Also crucial to mention that Ferdinand Porsche worked as technical director at Austro-Daimler from 1906, then at Daimler Motoren Gesselschaft from 1923, leaving in 1926 when the company merged into Daimler-Benz. Apparently there were disagreements over his proposed idea for a compact, light Mercedes-Benz.
But it would seem as though the idea was launched in his absence when the 130 came about eight years after he left. Hans Nibel was technical director at the time. One of the inspirations for the 130 had also been the Rumpler Tropfenwagen of 1921, with its streamlined and rear-mid engine layout. Tropfenwagen translates into “drop car” — inspired by the raindrop shape.
Nibel used the Rumpler’s chassis for Mercedes-Benz’s Tropfenwagen racing cars of that period. Against the context of the Tropfenwagen, Barényi blueprint, Tatra and Porsche entanglement, the W23 execution was probably not a stroke of coincidence.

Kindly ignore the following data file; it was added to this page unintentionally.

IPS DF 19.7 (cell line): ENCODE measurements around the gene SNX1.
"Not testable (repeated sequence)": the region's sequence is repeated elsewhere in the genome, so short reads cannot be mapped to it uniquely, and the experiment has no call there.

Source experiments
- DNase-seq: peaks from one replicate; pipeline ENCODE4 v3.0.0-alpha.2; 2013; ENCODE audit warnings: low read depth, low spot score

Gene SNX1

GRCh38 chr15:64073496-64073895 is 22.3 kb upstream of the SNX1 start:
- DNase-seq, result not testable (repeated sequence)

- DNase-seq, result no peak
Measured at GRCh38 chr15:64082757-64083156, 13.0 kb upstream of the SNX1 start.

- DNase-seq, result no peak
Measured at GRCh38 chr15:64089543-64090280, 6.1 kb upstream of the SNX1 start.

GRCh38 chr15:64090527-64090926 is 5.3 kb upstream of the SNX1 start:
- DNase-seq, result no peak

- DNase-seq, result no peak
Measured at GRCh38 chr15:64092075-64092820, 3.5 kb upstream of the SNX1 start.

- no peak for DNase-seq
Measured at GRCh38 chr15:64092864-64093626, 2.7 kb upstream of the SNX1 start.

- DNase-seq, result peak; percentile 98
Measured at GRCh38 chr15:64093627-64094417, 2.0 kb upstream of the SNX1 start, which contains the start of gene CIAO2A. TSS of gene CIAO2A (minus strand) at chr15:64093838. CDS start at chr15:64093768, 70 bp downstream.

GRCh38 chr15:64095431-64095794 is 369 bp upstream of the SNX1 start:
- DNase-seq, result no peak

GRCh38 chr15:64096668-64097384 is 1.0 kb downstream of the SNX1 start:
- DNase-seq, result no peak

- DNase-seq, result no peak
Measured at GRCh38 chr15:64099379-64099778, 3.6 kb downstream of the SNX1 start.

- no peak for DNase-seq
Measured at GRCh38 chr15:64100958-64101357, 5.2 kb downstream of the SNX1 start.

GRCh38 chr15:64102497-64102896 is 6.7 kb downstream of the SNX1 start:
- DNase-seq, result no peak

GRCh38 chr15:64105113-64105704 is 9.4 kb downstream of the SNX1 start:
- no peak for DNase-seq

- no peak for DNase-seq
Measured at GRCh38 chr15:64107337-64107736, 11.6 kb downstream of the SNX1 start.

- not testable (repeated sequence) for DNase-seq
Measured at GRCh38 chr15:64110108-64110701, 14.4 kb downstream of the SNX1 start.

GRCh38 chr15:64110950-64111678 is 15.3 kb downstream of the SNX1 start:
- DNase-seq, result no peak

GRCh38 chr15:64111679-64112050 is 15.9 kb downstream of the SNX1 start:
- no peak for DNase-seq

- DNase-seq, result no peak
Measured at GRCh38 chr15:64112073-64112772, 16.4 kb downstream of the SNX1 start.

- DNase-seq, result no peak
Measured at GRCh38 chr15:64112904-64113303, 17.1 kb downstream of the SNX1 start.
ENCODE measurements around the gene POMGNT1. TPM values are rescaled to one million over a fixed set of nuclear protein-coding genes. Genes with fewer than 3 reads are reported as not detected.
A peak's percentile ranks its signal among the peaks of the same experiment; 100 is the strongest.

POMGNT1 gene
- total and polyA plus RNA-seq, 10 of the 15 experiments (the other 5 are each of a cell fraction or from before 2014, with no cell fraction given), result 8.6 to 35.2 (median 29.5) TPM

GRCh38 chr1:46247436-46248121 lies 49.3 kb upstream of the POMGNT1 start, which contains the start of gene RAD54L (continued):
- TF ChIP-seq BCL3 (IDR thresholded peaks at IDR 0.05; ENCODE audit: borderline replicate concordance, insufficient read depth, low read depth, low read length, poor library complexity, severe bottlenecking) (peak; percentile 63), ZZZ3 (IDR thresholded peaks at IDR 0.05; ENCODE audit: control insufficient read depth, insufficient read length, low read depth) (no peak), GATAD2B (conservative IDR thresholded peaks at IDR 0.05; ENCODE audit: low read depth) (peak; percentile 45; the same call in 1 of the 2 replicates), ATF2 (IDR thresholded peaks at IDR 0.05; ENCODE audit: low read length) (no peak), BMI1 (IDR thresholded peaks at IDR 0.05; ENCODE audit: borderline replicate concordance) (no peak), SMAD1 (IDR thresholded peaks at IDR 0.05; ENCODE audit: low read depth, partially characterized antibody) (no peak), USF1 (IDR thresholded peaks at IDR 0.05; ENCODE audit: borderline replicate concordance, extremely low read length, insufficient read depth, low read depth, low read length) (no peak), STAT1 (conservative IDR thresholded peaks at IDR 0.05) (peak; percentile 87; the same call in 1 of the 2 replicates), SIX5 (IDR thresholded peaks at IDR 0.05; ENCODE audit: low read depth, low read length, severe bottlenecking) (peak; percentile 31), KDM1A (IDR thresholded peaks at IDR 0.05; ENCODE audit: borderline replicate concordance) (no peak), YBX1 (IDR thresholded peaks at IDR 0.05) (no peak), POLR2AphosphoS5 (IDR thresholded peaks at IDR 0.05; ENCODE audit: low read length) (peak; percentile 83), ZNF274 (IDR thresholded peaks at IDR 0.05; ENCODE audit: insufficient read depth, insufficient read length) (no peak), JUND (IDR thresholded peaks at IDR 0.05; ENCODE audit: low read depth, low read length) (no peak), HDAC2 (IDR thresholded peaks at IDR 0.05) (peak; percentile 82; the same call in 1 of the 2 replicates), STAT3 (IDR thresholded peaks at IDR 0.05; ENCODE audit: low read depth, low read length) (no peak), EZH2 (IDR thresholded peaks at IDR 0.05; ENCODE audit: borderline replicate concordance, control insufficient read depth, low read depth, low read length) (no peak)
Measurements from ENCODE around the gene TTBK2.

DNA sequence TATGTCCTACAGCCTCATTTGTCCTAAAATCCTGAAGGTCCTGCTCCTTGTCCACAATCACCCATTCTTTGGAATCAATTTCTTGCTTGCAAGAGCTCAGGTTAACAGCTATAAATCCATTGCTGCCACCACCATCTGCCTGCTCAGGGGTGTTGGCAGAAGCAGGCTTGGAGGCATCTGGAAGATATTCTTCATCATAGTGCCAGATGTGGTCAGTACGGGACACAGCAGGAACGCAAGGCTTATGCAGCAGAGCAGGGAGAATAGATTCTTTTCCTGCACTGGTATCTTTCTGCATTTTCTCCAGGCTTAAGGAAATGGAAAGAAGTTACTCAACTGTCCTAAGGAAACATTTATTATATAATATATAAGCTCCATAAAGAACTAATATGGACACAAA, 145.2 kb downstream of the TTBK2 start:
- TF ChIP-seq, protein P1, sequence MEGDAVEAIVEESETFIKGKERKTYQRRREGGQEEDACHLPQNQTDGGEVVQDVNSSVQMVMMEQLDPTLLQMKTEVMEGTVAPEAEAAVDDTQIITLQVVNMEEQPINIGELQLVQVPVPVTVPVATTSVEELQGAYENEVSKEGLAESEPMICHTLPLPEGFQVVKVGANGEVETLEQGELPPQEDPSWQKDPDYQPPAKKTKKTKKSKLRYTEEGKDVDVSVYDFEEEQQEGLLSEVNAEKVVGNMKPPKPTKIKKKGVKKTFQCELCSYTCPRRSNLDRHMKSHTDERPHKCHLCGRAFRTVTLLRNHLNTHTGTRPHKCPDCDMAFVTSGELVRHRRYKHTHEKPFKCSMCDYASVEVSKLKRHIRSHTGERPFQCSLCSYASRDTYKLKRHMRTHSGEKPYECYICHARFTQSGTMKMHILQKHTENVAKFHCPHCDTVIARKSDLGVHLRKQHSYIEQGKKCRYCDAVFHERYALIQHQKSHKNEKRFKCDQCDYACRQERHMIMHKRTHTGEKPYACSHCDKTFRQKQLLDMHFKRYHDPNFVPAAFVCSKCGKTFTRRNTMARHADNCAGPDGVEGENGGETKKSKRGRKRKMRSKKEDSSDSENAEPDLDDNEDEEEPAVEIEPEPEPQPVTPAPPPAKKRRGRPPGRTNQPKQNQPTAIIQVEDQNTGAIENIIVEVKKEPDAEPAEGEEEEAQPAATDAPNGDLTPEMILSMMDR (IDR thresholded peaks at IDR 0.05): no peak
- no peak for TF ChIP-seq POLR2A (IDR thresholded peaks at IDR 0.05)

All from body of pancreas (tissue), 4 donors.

It was unveiled to the world at the 1934 Berlin motor show. “At the time of its presentation it was not only the smallest production passenger car, the first rear-engine car and the first four-cylinder model from Daimler-Benz AG, but also the first volume-produced German rear-engine car, leaving aside various micro cars,” according to the manufacturer.
Because there was no engine in the front to cool, it did without a traditional grille, a stylistic cue that kind of puts one in mind of what we are seeing from contemporary electric vehicles. It was available as a two-door with hardtop and convertible options.
An article in Motor und Sport had this to say of the aesthetics: “Those who perhaps harbour a dislike for the vehicle’s exterior, because it deliberately sets a revolutionary idea against hitherto traditional formal elements, will be forced to recognise its certain future supremacy as soon as they take a ride in it.”
At the rear, its 1.3-litre engine produced 19kW, with a claimed top speed of 19km/h. A three-speed transmission with overdrive, hydraulic four-wheel brakes were among other highlights. In the course of development, engineers expressed concerns over the vehicle’s handling characteristics.